Figure Points of Aim for Windage

(a) For a slow walking target (approximately 2-2.5 mph) moving directly across the line of sight (full lead):

• At a range of 200 yards/meters or less, no lead is required.

• At a range of 300 yards/meters, hold one point of aim in the direction the target is moving.

(b) For a fast walking target (approximately 4 mph) moving directly across the line of sight (full lead):

• At a range of 200 yards/meters or less, hold one point of aim in the direction the target is moving.

• At a range of 300 yards/meters, hold two points of aim in the direction the target is moving.

(c) For a target running (approximately 6 mph) directly across the line of sight (full lead):

• At a range of 100 yards/meters or less, hold one point of aim in the direction the target is moving.

• At a range of 200 yards/meters, hold two points of aim in the direction the target is moving.

(d) For a target moving at a 45-degree angle (an oblique target) across the line of sight, the lead is one half that required for a target moving directly across the line of sight.

c. Engagement Methods. Moving targets are the most difficult targets to engage. However, they can be engaged successfully by using the tracking or the ambush method.

(1) The Tracking Method. The tracking method is used for a target that is moving at a steady pace over a well determined route. If a Marine uses the tracking method, he tracks the target with the rifle's front sight post while maintaining sight alignment and a point of aim on or ahead of (leading) the target until the shot is fired. When establishing a lead on a moving target, the rifle sights will not be centered on the target and instead will be held on a lead in front of the target. See figure 10-10. To execute the tracking method, a Marine performs the following steps:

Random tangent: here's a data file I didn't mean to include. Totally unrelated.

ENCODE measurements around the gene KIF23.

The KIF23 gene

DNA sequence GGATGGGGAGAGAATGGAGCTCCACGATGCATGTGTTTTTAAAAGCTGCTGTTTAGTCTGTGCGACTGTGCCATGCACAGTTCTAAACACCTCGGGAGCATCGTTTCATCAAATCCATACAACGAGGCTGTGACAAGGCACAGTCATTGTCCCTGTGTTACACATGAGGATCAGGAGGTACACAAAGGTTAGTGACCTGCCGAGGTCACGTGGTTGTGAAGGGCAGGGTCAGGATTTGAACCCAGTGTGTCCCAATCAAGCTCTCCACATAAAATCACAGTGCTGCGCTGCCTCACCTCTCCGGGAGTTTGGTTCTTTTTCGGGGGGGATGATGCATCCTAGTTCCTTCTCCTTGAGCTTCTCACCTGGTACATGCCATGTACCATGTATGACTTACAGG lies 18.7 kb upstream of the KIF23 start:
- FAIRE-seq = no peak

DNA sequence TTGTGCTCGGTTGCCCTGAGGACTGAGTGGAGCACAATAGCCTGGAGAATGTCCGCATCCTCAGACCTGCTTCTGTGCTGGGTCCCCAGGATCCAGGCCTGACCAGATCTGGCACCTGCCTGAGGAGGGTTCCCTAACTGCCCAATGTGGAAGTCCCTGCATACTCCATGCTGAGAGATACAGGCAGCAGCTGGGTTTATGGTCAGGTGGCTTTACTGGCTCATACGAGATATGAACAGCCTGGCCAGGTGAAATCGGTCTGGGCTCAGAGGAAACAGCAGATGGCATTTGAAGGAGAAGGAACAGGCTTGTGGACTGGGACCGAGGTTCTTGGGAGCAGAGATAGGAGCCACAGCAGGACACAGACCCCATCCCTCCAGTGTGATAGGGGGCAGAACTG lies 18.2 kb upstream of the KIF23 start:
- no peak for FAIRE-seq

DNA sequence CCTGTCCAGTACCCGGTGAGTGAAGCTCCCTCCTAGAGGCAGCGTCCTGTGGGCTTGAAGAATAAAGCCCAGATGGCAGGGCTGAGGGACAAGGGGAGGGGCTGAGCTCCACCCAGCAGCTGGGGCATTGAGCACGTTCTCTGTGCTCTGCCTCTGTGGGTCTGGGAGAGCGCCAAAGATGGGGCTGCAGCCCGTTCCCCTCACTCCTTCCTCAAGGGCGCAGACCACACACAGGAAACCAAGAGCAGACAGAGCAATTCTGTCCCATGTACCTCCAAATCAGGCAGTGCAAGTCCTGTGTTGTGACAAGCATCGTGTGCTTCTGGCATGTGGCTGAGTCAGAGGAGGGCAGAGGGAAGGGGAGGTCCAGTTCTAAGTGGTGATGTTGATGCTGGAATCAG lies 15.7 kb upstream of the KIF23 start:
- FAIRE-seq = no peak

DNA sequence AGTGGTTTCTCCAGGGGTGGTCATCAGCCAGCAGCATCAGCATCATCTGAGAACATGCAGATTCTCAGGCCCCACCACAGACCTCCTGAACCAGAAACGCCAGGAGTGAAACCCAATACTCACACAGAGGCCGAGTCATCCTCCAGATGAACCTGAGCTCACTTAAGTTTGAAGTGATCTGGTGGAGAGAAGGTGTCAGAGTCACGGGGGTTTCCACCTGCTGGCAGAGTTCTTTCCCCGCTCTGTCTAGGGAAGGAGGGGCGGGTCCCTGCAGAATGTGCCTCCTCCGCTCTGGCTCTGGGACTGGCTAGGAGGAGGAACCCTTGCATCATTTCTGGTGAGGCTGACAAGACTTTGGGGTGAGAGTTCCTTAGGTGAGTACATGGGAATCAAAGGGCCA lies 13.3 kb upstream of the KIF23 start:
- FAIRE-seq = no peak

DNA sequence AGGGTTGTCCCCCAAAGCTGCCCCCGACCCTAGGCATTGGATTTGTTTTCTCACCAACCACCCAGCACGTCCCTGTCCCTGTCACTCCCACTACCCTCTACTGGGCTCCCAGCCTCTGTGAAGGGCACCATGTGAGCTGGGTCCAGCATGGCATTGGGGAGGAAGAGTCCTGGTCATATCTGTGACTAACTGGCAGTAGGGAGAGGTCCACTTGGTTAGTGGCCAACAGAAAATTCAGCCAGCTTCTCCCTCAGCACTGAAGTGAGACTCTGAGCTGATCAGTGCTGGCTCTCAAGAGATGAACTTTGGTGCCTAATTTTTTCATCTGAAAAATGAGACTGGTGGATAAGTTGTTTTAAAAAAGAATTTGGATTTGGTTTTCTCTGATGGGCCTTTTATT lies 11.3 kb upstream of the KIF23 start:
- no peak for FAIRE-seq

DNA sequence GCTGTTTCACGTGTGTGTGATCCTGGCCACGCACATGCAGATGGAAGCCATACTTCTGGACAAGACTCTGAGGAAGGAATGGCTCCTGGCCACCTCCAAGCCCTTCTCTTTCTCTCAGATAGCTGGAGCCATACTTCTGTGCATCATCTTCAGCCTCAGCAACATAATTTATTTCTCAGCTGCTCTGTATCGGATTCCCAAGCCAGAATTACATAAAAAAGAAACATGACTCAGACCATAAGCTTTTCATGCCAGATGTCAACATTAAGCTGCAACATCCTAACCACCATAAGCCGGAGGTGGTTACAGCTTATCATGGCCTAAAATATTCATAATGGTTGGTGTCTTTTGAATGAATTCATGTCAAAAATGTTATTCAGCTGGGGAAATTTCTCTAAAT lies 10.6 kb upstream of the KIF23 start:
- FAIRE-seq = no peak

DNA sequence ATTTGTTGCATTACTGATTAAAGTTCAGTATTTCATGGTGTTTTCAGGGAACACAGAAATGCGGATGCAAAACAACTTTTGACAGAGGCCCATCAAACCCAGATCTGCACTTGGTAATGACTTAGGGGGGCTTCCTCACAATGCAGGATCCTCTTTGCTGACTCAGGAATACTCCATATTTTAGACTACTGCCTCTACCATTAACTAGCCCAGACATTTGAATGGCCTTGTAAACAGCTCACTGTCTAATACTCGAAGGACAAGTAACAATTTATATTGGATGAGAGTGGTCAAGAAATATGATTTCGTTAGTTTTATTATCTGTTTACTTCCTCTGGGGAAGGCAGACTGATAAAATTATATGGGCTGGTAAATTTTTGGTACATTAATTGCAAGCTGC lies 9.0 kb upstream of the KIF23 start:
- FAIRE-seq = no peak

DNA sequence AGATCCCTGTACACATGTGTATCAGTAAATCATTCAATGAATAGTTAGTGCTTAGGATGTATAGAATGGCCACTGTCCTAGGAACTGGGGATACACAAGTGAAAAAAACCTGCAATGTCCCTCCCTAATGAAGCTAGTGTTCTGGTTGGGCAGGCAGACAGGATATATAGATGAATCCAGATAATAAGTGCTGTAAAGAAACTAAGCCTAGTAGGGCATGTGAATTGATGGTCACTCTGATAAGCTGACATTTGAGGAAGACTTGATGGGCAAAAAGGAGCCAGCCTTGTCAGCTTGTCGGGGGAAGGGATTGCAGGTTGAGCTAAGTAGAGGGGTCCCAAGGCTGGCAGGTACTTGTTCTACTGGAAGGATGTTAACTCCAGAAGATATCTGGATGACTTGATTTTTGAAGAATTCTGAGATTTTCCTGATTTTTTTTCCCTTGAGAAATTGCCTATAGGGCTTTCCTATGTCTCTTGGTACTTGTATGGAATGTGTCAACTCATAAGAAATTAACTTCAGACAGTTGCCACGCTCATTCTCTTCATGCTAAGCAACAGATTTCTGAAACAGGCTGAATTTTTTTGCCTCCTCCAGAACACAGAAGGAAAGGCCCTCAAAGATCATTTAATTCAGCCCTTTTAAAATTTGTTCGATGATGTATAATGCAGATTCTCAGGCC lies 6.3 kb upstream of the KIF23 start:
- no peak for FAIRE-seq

• Present the rifle to the target.

1 • Swing the muzzle of the rifle through the target (from the rear of the target to the

2 front) to the desired lead (point of aim). The point of aim may be on the target or

3 some point in front of the target depending upon the target's range, speed, and angle

4 of movement.

5 • Track and maintain focus on the front sight post while acquiring the desired sight

6 picture. It may be necessary to shift the focus between the front sight post and the

7 target while acquiring sight picture, but the focus must be on the tip of the front sight

8 post when the shot is fired.

9 • Engage the target once sight picture is acquired while maintaining the proper lead.

10 • Follow-through so the lead is maintained as the bullet exits the muzzle.

11 • Continue to track in case a second shot needs to be fired on the target.

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